To have the best possible experience, avoid planning trips in the height of the summer where midday temperatures can easily top 100-degrees. Start your hike in and your hike out as early as possible to avoid the heat of the day. The trail is closed overnight, so 4 a.m. is the earliest you could conceivably start hiking.
The trail starts at more than 5,000 feet above sea level so drinking plenty of water is key to avoiding dehydration and altitude and heat sickness. There are no water sources along the trail, so you’ll need to bring enough for the entire hike. The Hualapai Tribe recommends a gallon of water per person for each leg of the hike. A gallon of water weighs 8.3 pounds, so take this into account as you’re packing your backpack.
Alcohol is strictly prohibited on the reservation (no, really, you can end up in jail for a year if you ignore this law) so use that extra weight that might have been taken up with an après beverage for the large amounts of water you’ll need to haul. Proper sun protection like a hat with a brim, lightweight long sleeve layers, sunglasses and sunscreen are also important to help keep you comfortable while hiking in the desert.
The steep switchback sections can be pretty gnarly on the knees, but trekking poles can help take some of the load off your joints and help you keep your balance on steep sections.
When is the Best Time to Visit Havasu Falls?
The hiking season for Havasu Falls is February through November.
In the summer months of June through September, the heat can get merciless in the canyon. Daily highs often top 100-degrees F and nightly lows don’t drop below 70-degrees. While these temperatures can be doable at the bottom of the canyon where you can cool off in the creek or seek shade, the temperatures along the trail up and down are relentless. If you do plan a summer trip, start your hikes in and out very early in the day. Flash floods can occur in the summer months when monsoon rains drop large amounts of water on the hard desert floor in a short amount of time. Even if there isn’t rain on the reservation, flash flooding can still occur from nearby storms. Always check the weather forecast before starting out and if you hear or see flood waters approaching, get to high ground immediately.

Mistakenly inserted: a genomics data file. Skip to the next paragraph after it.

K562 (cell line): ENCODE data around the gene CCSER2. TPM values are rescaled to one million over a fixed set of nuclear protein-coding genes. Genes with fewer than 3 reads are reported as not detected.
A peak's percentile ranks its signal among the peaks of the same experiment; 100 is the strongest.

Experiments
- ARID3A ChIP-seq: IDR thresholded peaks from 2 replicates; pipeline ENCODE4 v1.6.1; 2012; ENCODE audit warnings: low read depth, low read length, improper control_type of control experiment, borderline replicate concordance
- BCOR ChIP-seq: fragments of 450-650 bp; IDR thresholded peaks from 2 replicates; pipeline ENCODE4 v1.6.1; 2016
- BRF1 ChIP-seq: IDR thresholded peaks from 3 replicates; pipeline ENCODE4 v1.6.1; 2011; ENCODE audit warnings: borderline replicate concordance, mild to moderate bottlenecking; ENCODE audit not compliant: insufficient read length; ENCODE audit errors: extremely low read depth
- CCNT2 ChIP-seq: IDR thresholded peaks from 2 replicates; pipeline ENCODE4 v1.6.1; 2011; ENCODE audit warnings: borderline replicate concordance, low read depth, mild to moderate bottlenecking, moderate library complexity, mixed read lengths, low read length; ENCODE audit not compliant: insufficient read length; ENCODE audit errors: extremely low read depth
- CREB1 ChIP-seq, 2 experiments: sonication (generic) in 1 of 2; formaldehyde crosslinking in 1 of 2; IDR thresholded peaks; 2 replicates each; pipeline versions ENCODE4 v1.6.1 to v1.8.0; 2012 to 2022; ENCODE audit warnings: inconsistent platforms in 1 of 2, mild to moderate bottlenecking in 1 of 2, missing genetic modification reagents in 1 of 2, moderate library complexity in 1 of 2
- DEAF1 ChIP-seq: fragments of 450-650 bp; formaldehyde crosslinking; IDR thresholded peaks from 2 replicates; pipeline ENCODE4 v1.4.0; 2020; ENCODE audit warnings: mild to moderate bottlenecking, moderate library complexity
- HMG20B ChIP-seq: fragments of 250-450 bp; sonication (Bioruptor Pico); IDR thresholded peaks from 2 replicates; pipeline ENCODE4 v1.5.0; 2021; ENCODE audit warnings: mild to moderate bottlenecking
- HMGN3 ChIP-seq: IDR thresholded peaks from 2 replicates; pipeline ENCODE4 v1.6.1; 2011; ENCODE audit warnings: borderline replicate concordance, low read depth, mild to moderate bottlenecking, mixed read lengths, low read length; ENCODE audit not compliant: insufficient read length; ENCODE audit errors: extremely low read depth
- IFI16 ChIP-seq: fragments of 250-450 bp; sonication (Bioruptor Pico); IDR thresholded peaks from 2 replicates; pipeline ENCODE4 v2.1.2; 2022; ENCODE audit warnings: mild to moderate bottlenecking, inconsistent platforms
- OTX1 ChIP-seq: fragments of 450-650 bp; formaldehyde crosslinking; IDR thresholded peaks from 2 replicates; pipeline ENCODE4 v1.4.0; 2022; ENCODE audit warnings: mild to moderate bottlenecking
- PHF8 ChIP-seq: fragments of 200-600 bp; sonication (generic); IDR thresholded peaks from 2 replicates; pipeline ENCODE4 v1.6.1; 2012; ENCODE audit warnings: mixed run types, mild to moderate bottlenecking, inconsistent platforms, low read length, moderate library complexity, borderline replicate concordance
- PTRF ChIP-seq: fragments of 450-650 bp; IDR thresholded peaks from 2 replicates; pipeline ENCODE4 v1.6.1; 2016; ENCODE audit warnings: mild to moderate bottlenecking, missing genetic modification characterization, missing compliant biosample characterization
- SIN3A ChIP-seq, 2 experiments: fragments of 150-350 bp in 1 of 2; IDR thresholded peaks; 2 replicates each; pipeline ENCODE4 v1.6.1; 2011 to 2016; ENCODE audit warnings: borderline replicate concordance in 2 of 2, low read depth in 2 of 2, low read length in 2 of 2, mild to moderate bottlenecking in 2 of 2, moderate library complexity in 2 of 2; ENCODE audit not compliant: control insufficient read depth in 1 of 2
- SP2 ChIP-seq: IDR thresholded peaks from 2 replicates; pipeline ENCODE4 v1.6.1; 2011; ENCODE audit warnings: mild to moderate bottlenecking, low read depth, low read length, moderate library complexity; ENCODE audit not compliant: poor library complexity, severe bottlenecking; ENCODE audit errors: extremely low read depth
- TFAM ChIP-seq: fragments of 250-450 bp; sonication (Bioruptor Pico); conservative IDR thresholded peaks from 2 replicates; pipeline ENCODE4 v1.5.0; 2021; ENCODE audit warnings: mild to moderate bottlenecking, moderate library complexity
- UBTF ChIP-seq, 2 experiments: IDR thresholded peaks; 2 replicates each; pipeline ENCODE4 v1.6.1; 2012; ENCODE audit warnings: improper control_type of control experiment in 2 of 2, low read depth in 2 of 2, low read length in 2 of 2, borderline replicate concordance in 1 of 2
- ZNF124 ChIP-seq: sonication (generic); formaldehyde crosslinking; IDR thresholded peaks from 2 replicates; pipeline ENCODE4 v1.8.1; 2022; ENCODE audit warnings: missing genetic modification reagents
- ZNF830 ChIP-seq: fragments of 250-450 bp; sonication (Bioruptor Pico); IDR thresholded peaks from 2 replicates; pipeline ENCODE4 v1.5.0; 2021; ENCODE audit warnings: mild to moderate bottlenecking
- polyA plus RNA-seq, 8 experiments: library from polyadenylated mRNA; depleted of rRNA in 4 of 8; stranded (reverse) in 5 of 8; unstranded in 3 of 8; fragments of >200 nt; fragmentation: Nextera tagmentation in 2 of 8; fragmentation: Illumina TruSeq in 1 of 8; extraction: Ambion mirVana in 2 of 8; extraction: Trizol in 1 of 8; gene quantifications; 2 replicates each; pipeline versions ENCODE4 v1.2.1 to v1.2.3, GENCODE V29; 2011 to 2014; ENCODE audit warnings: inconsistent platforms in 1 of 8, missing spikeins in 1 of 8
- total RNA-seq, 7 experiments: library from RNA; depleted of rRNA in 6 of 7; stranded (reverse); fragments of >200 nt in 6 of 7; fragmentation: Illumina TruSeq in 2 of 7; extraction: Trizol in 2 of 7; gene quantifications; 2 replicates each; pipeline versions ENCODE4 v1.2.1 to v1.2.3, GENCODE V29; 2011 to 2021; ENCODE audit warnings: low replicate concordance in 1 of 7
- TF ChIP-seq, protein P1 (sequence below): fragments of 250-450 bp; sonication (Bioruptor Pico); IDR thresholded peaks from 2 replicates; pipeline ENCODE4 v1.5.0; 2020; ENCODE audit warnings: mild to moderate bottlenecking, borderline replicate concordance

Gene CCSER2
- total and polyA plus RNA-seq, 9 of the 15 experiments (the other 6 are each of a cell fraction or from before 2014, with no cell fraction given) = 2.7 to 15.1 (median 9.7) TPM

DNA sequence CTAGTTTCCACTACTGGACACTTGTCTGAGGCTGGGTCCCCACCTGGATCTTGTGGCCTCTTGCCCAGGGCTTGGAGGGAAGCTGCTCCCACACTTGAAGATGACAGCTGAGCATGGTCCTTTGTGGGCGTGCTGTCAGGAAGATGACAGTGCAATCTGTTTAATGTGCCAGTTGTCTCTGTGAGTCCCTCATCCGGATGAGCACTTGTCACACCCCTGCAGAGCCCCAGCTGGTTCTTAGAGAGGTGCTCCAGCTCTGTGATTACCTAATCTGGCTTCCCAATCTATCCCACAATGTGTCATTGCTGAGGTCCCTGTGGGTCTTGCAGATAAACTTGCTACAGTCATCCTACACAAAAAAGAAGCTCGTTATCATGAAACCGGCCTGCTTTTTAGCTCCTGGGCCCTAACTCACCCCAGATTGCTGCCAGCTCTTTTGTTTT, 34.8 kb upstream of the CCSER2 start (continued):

The best time to plan a trip to Havasu Falls, in our opinion, are the spring and fall months. The air temperatures are cooler, with highs in the seventies and eighties and lows rarely dipping below freezing at night.
The months of February and November may be the easiest to get permits for since they are often the coldest. While snow at Havasu Falls is pretty much unheard of, temperatures will likely drop below freezing at night and hover in the fifties and sixties during the day. You probably won’t want to swim in these temperatures and since campfires aren’t allowed, you’ll want to pack plenty of warm layers and a warm sleeping bag so you don’t get chilled.
How Do I Get a Permit to Hike to Havasu Falls?
The answer is with a little bit of preparation and a ton of luck. Day hikes are not permitted to Havasu Falls, so to reach this otherworldly landscape, you need to either make a camping reservation or a reservation at the lodge in the village of Supai, two miles from Havasu Falls. Don’t even think about attempting to visit without a reservation. You may need to show either your camping or lodge reservation to drive to the trailhead.
Prior to 2020, camping reservations would become available on Feb. 1 at 8 a.m. MST for the following season and reservations for the lodge would become available on June 1 at www.havasupaireservations.com. New reservations are not available in 2023, but those who had cancelled permits 2020-22 due to COVID-19 can reschedule their trips to visit in 2023. Reservations for new permits are expected to open by the 2024 season.